William Painter (author)

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William Painter (or Paynter, c. 1540 – between 19 and 22 February 1595)[1] was an English author and translator. As a clerk of the Ordnance in the Tower of London, he was accused of fraud aimed at amassing a personal fortune at public expense.

Personal life[edit]

Painter was long believed to be a native of Kent due to confusion with a namesake, who matriculated at St John's College, Cambridge in 1554.[2][3]

Painter married Dorothy Bonham in about 1565. They had at least five children – a son and four daughters. By 1587 their son Anthony had joined his father in his government work.[3]

Painter made an oral will dated 14 February 1594 and died between 19 and 22 February 1595 in London. He was buried in St Olave Hart Street, not far from the Tower.[3]

Administrative career[edit]

In 1561 Painter became a clerk of the Ordnance in the Tower of London, a post he held for the rest of his life. In 1566 the Lieutenant-General of the Ordnance, Edward Randolph, supplemented Painter's income with an annuity and a pension.[3]

Throughout his career, there were accusations of fraud and abuse of his position, in which he aimed to amass a personal fortune out of public funds. This culminated in 1586, when the Surveyor of the Ordnance, John Powell, accused Painter and two others of peculation (embezzlement).[3] As his co-accused were deceased, only Painter could defend himself. He confessed that he owed the government a sum of just over £1000.[3] Although he offered to repay this, the debt was not discharged until the time of Painter's grandson due to delays in his lifetime and discovery of more discrepancies after his death.[3] The accusations notably comprise charges and counter-charges between government officials, which point to endemic corruption in the Elizabethan civil service.[3]

Literary work[edit]

The Palace of Pleasure, 1566

Painter began translating into English in 1558 with Nicholas à Moffan's Soltani Soymanni Turcorum Imperatoris horrendum facinus, as Horrible and Cruell Murder of Sultan Solyman. The work later became Novel 34 in his The Palace of Pleasure.[3]

The first volume of Painter's The Palace of Pleasure appeared in 1566, dedicated to the Earl of Warwick. It included 60 tales and was followed in the next year by a second volume of 34. A second, improved edition in 1575 contained seven further stories. For these Painter borrowed from Herodotus, Boccaccio, Plutarch, Aulus Gellius, Aelian, Livy, Tacitus, Quintus Curtius, Giovanni Battista Giraldi, Matteo Bandello,[4] Ser Giovanni Fiorentino, Giovanni Francesco Straparola, Queen Marguerite de Navarre and others.[5]

The notable fashion for Italian settings in Elizabethan drama derived partly from the vogue for Painter's work and similar collections.[5]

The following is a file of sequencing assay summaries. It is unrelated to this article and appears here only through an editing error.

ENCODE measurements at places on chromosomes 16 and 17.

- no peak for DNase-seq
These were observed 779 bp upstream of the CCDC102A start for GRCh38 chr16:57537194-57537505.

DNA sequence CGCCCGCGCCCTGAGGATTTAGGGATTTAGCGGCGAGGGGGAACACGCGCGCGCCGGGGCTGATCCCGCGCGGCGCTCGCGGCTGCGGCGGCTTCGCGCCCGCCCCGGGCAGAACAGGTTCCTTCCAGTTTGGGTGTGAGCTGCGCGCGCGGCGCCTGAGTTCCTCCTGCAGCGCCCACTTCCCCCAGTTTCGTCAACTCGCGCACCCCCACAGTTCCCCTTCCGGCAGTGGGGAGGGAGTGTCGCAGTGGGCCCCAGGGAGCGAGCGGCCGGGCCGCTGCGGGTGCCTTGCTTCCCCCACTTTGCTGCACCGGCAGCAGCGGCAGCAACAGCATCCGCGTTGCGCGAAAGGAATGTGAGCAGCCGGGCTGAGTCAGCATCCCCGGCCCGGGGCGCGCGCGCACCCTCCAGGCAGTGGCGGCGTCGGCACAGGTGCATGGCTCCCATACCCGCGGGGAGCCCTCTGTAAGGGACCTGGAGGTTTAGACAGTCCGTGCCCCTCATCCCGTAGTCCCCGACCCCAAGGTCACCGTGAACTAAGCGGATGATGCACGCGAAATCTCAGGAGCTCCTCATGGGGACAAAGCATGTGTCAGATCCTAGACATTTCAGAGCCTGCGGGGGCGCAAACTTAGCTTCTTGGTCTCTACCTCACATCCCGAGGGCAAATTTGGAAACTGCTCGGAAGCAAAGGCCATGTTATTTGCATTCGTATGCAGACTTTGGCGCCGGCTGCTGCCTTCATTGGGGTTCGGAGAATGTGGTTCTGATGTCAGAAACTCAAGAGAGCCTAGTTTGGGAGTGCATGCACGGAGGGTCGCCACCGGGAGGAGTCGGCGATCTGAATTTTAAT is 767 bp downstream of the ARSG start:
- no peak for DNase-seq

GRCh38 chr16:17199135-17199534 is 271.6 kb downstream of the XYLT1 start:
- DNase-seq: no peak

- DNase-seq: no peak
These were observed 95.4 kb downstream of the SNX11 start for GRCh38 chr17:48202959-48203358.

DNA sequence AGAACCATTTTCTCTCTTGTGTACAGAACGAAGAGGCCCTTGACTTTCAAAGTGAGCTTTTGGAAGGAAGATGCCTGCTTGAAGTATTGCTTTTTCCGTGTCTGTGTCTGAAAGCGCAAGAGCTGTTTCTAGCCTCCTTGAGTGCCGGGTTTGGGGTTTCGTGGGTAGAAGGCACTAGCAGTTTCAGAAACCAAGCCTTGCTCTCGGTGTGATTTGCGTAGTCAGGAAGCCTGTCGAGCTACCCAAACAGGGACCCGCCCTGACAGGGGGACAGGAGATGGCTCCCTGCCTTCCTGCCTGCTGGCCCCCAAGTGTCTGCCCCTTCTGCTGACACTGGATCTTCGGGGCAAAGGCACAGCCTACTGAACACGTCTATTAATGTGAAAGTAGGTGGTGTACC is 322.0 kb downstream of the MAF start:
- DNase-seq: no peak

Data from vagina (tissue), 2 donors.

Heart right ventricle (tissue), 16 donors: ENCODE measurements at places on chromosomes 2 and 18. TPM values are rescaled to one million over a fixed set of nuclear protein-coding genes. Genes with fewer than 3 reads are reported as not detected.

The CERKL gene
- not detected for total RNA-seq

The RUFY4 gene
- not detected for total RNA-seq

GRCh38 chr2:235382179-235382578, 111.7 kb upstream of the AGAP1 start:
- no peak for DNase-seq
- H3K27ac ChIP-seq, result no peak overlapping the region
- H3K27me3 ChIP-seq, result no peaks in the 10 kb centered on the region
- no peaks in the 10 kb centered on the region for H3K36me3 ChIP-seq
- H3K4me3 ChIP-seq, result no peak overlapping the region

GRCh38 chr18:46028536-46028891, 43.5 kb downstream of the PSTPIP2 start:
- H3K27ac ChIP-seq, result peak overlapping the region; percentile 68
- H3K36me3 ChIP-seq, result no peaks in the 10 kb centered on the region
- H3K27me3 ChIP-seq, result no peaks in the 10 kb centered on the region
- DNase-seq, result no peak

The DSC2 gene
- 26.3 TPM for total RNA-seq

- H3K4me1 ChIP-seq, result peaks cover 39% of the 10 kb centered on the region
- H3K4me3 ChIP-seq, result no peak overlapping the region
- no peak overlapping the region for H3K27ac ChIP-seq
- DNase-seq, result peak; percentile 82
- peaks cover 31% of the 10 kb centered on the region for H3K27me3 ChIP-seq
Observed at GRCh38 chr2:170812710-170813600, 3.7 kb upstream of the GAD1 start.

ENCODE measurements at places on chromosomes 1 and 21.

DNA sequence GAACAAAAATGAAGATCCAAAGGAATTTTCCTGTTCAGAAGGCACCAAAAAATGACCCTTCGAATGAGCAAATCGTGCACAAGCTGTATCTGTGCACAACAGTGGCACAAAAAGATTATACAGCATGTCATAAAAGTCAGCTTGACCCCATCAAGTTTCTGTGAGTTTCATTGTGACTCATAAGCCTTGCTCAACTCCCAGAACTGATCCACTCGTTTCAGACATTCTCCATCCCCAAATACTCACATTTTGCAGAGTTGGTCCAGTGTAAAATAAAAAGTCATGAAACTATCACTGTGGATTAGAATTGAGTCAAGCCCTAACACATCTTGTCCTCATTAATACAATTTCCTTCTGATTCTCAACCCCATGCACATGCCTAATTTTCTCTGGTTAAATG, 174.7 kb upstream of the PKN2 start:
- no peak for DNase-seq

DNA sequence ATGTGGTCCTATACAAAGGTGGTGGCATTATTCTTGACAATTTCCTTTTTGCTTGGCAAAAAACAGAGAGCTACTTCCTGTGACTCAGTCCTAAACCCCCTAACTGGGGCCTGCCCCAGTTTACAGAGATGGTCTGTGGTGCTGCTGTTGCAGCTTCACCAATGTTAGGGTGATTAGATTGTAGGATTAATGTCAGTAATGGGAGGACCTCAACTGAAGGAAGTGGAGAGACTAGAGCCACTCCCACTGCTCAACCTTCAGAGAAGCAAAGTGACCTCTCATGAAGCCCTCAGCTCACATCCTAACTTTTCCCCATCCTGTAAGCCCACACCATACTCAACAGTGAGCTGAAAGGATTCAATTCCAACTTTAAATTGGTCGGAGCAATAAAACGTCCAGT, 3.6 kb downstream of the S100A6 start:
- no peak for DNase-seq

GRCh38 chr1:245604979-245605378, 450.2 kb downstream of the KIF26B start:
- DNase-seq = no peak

The early tragedies Appius and Virginia, and Tancred and Gismund were taken from The Palace of Pleasure.[5] Shakespeare's Romeo and Juliet, Timon of Athens, Edward III, and All's Well That Ends Well are all derived from Painter, the last from his translation of Giletta of Narbonne. Other playwrights likewise made extensive use of work by Painter and similar translators. This is believed to be the case with well-known works such as Beaumont and Fletcher's Triumph of Death, John Webster's The Duchess of Malfi (from Belleforest), and James Shirley's Love's Cruelty.[3]

The Palace of Pleasure was edited by Joseph Haslewood in 1813. This edition was collated (1890) with the British Museum copy of 1575 by Joseph Jacobs, who added further prefatory matter, including some on the importance of the Italian novella in Elizabethan drama.[5]

It has been suggested that Painter was responsible for the 1580 work A Moorning Diti upon the Deceas of the High and Mighti Prins Henri, Earl of Arundel, attributed to Guil. P. G.[3]


Painter had at least one contemporary namesake. One attended Cambridge in 1554–1557, matriculating from St John's College. This may be the same William Painter as the schoolmaster of Sevenoaks School, Kent. He translated William Fulke's Antiprognosticon, published in 1560, writing the dedication "From Seuenoke xxii. of Octobre". Fulke was a contemporary at St John's College. William Painter the schoolmaster died in Sevenoaks in June 1561, leaving a widow, Alice.[6] Church of England records include one or more individuals named William Painter or William Paynter, with ordinations in 1560 and 1561 and appointments in the dioceses of Bath and Wells, Canterbury, Rochester and Lincoln.[7] One William Painter died in London about 1597, leaving a widow, Winifred, and was interred at St Mary Aldermanbury.[citation needed]


  1. ^ "William Painter". Encyclopædia Britannica. Retrieved 3 March 2015.
  2. ^ "Painter, William (PNTR554W)". A Cambridge Alumni Database. University of Cambridge.
  3. ^ a b c d e f g h i j k Kelly, L. G. (2004). "Painter, William (1540?–1595)". Oxford Dictionary of National Biography (online ed.). Oxford University Press. doi:10.1093/ref:odnb/21135. Retrieved 6 July 2012. (Subscription or UK public library membership required.)
  4. ^ "The Project Gutenberg eBook of A Short Biographical Dictionary of English Literature, by John W. Cousin". gutenberg.org. Retrieved 3 March 2015.
  5. ^ a b c d Chisholm 1911, p. 2.
  6. ^ Parish records of St Nicholas, Sevenoaks, Kent History & Library Centre, P330/1/A/1
  7. ^ Clergy database.


External links[edit]